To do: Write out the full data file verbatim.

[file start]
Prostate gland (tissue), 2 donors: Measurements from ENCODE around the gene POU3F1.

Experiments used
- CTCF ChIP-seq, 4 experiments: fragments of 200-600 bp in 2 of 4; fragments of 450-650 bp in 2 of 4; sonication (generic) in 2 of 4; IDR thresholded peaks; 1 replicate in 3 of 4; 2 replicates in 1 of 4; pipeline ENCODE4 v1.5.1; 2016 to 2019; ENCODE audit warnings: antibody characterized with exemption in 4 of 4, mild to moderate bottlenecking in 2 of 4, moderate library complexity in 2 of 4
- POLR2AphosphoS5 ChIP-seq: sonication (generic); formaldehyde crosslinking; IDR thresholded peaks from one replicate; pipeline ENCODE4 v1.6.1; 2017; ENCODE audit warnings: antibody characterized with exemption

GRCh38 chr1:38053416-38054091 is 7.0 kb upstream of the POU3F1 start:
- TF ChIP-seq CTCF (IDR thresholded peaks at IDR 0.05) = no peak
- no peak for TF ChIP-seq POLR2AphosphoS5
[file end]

Prostate gland (tissue), 2 donors: Measurements from ENCODE around the gene POU3F1.

Experiments used
- CTCF ChIP-seq, 4 experiments: fragments of 200-600 bp in 2 of 4; fragments of 450-650 bp in 2 of 4; sonication (generic) in 2 of 4; IDR thresholded peaks; 1 replicate in 3 of 4; 2 replicates in 1 of 4; pipeline ENCODE4 v1.5.1; 2016 to 2019; ENCODE audit warnings: antibody characterized with exemption in 4 of 4, mild to moderate bottlenecking in 2 of 4, moderate library complexity in 2 of 4
- POLR2AphosphoS5 ChIP-seq: sonication (generic); formaldehyde crosslinking; IDR thresholded peaks from one replicate; pipeline ENCODE4 v1.6.1; 2017; ENCODE audit warnings: antibody characterized with exemption

GRCh38 chr1:38053416-38054091 is 7.0 kb upstream of the POU3F1 start:
- TF ChIP-seq CTCF (IDR thresholded peaks at IDR 0.05) = no peak
- no peak for TF ChIP-seq POLR2AphosphoS5